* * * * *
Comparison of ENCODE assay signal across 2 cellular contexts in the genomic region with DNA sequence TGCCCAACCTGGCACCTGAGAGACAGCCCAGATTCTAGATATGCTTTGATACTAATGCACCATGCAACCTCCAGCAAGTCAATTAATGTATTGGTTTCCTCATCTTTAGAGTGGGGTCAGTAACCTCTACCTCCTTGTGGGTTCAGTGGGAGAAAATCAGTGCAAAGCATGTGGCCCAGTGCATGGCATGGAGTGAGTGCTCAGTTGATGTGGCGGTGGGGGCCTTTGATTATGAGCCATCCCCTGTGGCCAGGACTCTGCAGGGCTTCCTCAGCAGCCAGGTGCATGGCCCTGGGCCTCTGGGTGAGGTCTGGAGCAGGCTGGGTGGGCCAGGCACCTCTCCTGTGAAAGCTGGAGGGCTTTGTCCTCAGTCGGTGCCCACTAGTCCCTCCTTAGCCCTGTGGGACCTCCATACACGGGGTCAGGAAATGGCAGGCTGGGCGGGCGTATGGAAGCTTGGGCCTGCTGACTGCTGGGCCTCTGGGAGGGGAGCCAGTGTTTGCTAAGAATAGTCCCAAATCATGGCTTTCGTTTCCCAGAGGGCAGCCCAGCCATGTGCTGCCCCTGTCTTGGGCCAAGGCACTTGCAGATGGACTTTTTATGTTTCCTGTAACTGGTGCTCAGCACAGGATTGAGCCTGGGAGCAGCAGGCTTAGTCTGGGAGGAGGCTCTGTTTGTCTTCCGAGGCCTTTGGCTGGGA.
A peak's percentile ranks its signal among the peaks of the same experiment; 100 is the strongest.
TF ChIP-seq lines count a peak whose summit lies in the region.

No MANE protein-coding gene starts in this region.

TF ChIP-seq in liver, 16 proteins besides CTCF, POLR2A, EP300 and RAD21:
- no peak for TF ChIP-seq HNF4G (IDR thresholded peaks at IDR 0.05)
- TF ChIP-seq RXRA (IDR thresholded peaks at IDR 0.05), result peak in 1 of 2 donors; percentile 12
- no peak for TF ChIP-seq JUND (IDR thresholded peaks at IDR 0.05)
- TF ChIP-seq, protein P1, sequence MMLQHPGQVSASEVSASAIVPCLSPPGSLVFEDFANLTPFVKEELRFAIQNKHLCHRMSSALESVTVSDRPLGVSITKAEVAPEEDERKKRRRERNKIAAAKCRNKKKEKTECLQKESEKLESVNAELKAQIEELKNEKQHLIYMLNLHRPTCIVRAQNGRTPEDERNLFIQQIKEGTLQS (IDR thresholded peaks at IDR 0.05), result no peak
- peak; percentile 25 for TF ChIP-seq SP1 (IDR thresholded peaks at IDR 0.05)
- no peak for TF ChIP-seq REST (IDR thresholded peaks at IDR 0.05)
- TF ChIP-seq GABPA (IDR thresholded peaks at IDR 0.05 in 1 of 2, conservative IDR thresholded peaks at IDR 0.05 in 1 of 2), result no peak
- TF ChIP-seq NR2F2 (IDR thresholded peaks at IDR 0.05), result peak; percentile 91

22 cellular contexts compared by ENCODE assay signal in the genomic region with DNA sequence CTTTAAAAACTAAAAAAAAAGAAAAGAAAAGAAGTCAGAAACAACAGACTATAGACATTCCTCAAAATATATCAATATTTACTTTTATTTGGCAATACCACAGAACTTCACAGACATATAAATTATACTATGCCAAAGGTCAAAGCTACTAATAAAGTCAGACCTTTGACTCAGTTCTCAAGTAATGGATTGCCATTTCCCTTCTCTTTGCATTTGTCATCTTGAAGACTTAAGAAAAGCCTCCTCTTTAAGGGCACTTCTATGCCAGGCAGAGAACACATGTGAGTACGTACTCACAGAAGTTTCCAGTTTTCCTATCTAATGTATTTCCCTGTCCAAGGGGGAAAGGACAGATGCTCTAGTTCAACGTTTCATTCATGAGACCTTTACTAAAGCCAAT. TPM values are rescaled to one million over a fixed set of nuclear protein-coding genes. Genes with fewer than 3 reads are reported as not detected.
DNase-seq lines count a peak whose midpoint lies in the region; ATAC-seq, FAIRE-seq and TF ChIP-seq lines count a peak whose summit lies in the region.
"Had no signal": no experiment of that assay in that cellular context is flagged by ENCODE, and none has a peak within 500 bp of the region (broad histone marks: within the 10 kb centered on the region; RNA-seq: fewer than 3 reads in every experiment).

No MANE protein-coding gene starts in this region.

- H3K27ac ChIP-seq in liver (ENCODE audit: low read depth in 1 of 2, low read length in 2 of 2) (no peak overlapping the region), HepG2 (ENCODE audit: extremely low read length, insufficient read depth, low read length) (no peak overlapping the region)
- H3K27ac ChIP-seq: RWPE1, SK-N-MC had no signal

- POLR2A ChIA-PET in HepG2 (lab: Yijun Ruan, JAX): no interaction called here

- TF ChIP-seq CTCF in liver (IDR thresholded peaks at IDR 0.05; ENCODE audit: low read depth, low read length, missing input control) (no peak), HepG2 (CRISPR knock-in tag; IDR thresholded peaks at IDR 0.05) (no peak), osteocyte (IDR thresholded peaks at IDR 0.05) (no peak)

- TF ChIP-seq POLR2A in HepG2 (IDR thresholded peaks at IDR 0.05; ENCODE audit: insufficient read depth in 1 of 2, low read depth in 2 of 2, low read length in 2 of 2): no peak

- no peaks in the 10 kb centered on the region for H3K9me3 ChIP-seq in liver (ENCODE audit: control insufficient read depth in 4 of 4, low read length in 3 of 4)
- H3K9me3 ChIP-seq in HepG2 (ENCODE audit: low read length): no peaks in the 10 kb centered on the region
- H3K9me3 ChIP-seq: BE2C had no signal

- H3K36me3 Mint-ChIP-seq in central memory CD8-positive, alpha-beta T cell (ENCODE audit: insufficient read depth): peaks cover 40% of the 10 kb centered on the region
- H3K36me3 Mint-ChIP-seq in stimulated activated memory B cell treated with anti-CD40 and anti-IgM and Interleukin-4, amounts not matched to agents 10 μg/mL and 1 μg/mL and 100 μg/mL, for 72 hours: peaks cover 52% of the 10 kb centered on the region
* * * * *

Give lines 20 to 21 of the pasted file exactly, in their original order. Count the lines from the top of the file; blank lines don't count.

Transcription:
- POLR2A ChIA-PET in HepG2 (lab: Yijun Ruan, JAX): no interaction called here

- TF ChIP-seq CTCF in liver (IDR thresholded peaks at IDR 0.05; ENCODE audit: low read depth, low read length, missing input control) (no peak), HepG2 (CRISPR knock-in tag; IDR thresholded peaks at IDR 0.05) (no peak), osteocyte (IDR thresholded peaks at IDR 0.05) (no peak)